ROB CORCORAN & THE NECESSARY EVILS – Inverse Alchemy (Sullen Link)

Inverse AlchemyThere is something instantly appealing about Rob Corcoran & The Necessary Evils’ debut album, Inverse Alchemy. Its songs are honest, relatable, lived, and the musicianship is almost without fault, making for a fantastically constructed piece of art. From the fiddle-laden, opener ‘Downtime Waltz’ to closing ballad ‘Pub On The Hill’, we are given something of a masterclass in Americana music…well, Americana with a Dublin accent.

In between these well placed bookends, several finely crafted originals stand out from the album. The sadly optimistic ‘Get To You’, the hobo dustbowl daydream that is ‘Train Song’ and the borderline blasphemous ‘What Did You Do With Joseph, Jesus?’; a number that is so catchy, its been stuck in my head, sending my Catholic guilt into overdrive.

But there are even stronger songs; ‘Black Hearted Man’, which is both an amazingly honest admission of personal shortcomings and a warning; “believing in me is gonna get you burned…” Corcoran revisits this notion of belief in ‘Tuesdays’, which sees our protagonist spending his Tuesday evenings playing to nobody, yet feels the evening to have been salvaged by returning home to a presumed lover, who not only “waited up” but “believed” in our songwriter’s “fading dream”. The record’s centrepiece however, has to be ‘Four In The Morning’ in which Basia Bartz violin and Corcoran’s lyrics intertwine to paint an instantly descriptive scene which unfolds as if it were happening before our very eyes:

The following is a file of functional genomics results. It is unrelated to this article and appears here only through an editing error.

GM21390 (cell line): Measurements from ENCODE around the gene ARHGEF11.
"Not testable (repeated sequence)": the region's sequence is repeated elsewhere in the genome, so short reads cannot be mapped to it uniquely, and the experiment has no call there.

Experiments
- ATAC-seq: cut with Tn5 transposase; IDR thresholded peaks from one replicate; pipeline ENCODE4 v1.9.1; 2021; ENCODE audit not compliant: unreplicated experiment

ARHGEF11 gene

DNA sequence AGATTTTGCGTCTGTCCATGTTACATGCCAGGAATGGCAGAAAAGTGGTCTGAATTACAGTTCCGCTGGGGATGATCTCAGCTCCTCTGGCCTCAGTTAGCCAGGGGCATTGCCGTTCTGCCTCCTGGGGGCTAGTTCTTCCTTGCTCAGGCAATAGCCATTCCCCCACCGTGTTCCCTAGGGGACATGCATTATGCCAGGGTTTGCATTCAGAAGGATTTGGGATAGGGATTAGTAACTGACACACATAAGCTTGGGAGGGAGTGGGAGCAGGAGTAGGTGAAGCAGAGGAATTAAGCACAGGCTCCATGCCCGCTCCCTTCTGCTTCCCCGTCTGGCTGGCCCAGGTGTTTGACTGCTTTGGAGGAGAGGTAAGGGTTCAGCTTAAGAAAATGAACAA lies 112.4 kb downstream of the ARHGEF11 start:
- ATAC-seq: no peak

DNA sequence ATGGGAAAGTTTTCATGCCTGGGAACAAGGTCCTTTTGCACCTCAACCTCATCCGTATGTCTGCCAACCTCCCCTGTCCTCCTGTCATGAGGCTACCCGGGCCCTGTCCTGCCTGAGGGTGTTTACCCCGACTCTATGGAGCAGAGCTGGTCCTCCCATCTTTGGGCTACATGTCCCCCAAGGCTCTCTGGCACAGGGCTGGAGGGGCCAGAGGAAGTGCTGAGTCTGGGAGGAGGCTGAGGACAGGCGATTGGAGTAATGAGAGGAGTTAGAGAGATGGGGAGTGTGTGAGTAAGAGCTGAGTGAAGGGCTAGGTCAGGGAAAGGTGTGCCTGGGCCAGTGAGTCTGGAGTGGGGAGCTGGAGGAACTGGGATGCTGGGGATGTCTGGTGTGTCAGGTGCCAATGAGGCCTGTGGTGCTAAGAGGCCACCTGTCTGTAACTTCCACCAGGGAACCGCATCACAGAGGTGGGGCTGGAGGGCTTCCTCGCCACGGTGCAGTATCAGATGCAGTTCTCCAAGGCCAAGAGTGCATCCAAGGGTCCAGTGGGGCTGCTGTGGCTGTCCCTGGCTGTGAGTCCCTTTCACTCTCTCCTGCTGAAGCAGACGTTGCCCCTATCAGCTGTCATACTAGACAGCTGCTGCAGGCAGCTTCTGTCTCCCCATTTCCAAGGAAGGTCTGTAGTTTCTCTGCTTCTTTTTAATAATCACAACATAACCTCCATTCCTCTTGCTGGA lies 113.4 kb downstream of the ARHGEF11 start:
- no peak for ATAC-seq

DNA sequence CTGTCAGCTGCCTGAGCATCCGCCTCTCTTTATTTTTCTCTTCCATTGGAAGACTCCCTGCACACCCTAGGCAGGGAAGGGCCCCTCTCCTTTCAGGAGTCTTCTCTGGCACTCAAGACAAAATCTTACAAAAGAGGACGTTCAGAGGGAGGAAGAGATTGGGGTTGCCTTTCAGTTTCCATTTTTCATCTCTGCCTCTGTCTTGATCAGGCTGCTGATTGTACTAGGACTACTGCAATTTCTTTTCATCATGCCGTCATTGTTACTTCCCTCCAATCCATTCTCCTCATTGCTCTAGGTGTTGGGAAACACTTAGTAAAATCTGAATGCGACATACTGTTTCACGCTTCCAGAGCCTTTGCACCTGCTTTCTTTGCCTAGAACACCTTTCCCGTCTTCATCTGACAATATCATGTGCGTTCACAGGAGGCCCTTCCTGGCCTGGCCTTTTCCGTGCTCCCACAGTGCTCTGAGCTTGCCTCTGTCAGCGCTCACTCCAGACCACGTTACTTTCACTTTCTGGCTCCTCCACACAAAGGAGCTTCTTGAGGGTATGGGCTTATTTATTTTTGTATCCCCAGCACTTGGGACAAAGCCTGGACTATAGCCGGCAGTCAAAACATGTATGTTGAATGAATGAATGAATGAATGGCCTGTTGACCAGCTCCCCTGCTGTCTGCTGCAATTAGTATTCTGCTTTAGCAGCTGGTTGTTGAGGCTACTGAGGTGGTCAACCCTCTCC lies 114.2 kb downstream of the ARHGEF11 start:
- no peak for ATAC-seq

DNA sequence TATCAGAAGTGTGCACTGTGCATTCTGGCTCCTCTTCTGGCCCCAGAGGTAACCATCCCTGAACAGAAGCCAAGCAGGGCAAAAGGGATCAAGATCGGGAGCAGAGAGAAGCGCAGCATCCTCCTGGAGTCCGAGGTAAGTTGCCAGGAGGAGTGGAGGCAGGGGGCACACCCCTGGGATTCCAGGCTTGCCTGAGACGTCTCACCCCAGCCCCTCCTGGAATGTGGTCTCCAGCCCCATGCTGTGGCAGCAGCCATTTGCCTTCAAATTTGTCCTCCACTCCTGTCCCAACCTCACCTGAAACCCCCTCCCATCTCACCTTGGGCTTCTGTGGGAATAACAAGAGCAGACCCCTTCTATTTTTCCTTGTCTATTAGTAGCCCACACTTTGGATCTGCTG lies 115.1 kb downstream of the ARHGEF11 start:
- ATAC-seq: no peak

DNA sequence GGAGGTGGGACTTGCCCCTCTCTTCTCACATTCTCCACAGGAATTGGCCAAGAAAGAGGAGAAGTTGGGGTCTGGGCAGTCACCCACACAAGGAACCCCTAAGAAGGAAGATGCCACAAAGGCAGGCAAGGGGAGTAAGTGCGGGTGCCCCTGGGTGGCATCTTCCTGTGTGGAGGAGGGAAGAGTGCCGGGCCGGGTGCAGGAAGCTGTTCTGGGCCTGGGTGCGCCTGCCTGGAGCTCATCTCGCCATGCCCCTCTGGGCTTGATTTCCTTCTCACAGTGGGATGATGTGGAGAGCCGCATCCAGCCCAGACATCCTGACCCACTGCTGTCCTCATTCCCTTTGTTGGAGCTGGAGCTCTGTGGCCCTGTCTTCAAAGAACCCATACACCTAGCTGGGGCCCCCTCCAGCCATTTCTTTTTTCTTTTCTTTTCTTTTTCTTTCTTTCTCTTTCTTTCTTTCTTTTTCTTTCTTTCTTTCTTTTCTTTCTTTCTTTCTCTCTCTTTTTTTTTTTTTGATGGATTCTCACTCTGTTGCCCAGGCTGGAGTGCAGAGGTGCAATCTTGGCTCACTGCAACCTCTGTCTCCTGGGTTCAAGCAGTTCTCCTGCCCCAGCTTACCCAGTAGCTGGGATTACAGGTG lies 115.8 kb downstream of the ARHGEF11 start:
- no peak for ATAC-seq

It’s four in the morning, its already light,
Birds are singing farewell to the London night
A police siren woke me out of a dream
And I’m lying here in the afterglow
its slipping away, as the new light of day
Meet the murmur of late night radio…”

The subject matter for Inverse Alchemy is at times, dark, and at other times very dark, but in a weird way, it is also a very uplifting record. It is consistently well written, well played and I’m already looking forward to revisiting it again (and again) in the future. Bravo for this one.

Christopher James Sheridan

Artist’s website:

‘Black Hearted Man’: